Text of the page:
This question was prompted by the sign-up of researchgate, which has three sections for new users; Academia, Corporate/Government/NGO, and Citizen Science.

If I am being paid to do research, regardless of my skill level, then I feel this makes me a "professional" in my field. After all, it's my primary source of income and my "profession". I would count myself as an "amateur mathematician", however the term "amateur" implies I'm not being paid for my work. This work is my livelihood, even my skills are far below that of a genuine mathematician.

However I am also investigating a wider range of topics than my training, and it involves fields where I am unable to make any contributions however I am studying those fields and even writing small literature reviews for in-house/corporate use.

While I feel it is fair to claim I am a "blockchain researcher", when I am investigating fields for my company which may have applications but I am currently unqualified in, should I count this investigation as a part of my profession or closer to recreational activity?

While I am being paid for this rather than it being purely recreational, it is still a field which I am not at the frontier of nor deeply knowledgeable of.


Your broader question seems to be whether you are "truly" a professional researcher given that you are paid to do research but consider your research skills to be far below some of your peers. I suspect this is entirely opinion-based: there is no hard-and-fast definition for the term "professional researcher."

The specific question seems to be whether you should identify yourself as academia, corporate/government/NGO, or citizen science. Given that you are requesting access to this website as part of your official corporate portfolio, I would say that corporate/government/NGO seems like the best choice.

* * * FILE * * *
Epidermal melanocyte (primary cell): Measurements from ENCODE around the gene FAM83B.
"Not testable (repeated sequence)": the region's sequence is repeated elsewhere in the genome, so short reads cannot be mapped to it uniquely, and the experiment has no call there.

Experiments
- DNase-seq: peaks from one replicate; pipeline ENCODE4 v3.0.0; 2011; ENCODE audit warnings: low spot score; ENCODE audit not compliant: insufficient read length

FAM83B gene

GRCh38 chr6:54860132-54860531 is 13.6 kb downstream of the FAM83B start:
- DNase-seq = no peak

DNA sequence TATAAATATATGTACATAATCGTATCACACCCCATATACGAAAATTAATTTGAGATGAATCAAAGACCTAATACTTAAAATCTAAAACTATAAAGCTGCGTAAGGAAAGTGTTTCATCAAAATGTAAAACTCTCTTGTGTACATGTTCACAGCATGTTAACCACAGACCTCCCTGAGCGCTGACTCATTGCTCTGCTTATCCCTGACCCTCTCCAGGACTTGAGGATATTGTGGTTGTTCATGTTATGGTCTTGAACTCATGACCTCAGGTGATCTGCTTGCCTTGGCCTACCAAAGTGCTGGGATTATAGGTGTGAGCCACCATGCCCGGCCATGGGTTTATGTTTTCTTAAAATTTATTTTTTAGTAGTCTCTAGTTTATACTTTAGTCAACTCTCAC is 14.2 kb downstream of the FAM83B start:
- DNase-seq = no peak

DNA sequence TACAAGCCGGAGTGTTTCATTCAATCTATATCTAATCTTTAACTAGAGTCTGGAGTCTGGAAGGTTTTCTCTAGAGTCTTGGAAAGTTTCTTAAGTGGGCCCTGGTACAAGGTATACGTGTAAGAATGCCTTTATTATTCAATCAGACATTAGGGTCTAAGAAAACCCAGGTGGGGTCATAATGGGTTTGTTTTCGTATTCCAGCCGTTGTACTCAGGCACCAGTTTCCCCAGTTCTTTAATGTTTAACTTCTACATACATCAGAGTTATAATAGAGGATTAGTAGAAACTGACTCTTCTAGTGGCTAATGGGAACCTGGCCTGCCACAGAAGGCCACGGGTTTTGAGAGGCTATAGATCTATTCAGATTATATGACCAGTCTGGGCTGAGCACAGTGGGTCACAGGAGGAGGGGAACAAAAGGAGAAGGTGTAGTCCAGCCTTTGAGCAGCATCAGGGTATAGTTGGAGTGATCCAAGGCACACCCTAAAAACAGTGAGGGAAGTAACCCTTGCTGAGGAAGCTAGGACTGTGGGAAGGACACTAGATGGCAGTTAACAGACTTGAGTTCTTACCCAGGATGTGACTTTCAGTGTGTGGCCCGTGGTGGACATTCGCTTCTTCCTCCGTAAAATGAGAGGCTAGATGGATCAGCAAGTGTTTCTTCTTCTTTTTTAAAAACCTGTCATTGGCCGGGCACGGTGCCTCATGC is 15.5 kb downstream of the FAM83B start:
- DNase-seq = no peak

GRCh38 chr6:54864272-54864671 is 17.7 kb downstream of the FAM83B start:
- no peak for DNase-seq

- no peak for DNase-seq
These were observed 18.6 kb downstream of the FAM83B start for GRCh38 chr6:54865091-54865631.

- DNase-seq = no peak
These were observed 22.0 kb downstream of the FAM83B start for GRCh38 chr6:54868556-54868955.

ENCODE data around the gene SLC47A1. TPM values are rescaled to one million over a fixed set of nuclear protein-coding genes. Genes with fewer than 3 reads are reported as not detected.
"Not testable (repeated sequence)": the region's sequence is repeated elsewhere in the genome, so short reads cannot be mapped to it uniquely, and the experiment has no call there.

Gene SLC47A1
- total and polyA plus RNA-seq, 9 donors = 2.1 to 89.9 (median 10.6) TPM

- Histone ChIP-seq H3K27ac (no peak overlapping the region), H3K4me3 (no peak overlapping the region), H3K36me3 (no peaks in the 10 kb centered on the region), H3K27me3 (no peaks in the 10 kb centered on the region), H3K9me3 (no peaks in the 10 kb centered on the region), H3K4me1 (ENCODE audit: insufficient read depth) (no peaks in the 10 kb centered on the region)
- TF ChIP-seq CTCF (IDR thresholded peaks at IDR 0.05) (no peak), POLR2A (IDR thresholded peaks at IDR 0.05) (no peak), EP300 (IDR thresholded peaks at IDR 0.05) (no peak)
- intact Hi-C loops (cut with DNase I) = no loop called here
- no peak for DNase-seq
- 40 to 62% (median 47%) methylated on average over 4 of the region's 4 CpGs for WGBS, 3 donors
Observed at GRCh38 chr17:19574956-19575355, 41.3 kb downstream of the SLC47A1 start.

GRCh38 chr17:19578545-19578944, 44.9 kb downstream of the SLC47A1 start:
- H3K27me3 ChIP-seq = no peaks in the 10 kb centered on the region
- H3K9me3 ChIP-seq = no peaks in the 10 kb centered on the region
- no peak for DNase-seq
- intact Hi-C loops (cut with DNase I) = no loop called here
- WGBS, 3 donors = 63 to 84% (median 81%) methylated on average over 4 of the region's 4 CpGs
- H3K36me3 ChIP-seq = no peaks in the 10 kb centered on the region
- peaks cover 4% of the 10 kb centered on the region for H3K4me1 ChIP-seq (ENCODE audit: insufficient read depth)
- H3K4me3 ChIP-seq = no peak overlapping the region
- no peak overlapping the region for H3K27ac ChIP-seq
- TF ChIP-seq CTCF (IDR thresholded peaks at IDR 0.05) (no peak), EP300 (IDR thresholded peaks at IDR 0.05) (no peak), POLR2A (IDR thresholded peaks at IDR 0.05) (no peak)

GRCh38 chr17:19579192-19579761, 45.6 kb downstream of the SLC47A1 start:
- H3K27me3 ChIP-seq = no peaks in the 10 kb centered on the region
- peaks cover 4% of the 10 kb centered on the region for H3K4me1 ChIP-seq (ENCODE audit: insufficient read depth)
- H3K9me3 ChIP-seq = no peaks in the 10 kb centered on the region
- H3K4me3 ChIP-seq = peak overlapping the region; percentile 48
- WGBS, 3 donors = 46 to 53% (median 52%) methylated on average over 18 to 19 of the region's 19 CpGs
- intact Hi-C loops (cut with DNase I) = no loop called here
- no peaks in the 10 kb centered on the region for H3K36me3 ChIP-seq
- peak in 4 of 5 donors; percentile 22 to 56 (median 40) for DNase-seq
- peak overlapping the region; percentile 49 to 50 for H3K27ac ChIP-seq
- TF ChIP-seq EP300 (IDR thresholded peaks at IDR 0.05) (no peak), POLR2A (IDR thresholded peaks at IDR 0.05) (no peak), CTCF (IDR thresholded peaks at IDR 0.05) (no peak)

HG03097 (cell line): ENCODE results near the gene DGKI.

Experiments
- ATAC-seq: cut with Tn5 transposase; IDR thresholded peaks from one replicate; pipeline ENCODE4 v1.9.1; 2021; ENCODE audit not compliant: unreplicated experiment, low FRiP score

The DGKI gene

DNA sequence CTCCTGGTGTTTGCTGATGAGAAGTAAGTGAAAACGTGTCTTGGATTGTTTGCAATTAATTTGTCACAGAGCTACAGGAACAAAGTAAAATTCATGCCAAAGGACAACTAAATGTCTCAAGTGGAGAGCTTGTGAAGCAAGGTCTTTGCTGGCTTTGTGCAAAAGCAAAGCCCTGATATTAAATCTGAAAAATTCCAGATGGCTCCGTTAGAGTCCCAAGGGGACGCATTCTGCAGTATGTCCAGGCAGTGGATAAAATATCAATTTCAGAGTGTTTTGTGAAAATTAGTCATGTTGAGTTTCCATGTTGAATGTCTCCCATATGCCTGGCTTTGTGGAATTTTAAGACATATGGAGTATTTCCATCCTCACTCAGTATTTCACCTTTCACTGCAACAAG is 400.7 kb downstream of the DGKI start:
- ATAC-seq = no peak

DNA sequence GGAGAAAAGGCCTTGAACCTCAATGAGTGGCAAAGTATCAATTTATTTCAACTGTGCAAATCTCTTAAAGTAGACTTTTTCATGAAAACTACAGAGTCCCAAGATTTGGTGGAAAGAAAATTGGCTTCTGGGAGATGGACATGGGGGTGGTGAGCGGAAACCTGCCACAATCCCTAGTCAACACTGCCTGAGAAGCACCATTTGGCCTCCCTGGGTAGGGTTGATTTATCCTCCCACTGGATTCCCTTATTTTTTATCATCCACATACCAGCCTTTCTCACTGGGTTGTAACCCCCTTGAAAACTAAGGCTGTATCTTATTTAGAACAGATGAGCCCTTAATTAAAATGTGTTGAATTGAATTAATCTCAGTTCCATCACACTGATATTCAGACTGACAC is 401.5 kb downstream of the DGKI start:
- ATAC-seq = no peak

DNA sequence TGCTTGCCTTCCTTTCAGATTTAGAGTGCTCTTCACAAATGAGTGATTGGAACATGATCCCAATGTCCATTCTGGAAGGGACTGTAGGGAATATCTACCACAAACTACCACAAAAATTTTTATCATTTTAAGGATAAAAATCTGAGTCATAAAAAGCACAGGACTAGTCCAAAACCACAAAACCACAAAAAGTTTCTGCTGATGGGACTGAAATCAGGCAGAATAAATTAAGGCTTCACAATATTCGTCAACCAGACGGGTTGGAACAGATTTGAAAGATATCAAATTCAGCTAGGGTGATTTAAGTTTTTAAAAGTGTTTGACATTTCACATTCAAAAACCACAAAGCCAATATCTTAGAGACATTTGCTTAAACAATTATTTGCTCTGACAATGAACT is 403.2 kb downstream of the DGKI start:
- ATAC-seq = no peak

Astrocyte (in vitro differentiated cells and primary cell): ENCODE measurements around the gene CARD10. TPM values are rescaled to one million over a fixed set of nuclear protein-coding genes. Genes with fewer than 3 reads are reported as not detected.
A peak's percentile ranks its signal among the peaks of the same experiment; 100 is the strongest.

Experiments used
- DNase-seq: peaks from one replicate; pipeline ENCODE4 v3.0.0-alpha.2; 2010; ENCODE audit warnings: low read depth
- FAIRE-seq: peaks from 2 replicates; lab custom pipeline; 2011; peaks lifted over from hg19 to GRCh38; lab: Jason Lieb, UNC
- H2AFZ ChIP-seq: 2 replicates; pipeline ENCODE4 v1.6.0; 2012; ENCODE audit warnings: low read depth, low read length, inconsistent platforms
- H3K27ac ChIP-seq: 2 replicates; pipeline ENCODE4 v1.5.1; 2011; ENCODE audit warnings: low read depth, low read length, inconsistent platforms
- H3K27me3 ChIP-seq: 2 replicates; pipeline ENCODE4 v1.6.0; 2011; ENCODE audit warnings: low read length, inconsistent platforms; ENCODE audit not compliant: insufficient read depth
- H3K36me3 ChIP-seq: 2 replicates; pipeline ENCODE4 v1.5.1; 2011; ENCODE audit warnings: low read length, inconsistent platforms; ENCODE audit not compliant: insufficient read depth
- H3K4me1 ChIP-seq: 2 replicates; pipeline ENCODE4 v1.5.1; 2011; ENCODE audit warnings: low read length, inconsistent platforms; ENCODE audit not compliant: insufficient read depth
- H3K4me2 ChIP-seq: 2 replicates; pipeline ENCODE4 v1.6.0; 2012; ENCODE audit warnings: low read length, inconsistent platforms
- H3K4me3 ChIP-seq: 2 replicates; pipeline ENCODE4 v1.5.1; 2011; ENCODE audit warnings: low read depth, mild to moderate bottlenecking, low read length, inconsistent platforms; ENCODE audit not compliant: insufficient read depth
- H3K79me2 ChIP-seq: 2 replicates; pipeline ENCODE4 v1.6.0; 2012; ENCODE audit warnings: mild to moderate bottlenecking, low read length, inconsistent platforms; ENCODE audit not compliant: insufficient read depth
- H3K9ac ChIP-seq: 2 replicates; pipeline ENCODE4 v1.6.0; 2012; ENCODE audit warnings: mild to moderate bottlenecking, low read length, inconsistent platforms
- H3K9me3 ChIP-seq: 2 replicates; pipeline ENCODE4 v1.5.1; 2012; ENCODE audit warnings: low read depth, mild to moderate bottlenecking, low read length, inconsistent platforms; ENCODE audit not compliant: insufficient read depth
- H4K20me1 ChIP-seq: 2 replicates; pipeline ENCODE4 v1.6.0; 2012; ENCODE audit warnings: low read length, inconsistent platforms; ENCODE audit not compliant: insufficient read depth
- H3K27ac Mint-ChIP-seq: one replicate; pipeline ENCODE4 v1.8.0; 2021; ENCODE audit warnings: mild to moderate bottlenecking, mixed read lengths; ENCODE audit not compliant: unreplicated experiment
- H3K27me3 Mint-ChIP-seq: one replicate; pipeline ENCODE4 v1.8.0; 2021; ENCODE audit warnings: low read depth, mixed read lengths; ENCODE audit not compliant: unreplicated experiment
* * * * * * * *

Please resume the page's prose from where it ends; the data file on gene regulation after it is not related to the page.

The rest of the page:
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  • I am definitely in a bit of an odd position. In my given industry (blockchain) those who can make a contribution come from a wide range of skills and an even wider range of skill levels. Many of the innovations happens outside of academia and are applied straight away... though aside from twitter and github there aren't really any places for "formal-seeming" content to be reviewed or disputed. – Brayton Jan 20 at 8:15
  • As I come from a math/physics background but left for industry before getting a PhD, I do also wonder about who the math community considers to be a "mathematician". As far as I know a software engineer is designated to be junior, middle or senior. This might be mostly related to time in the workforce rather than competancy, but I have no qualm to call myself an aspiring C-rate mathematician on the journey to become B-rate. – Brayton Jan 20 at 8:42
  • Perhaps edit your question to mention you don't have a PhD. – user2768 Jan 20 at 9:41

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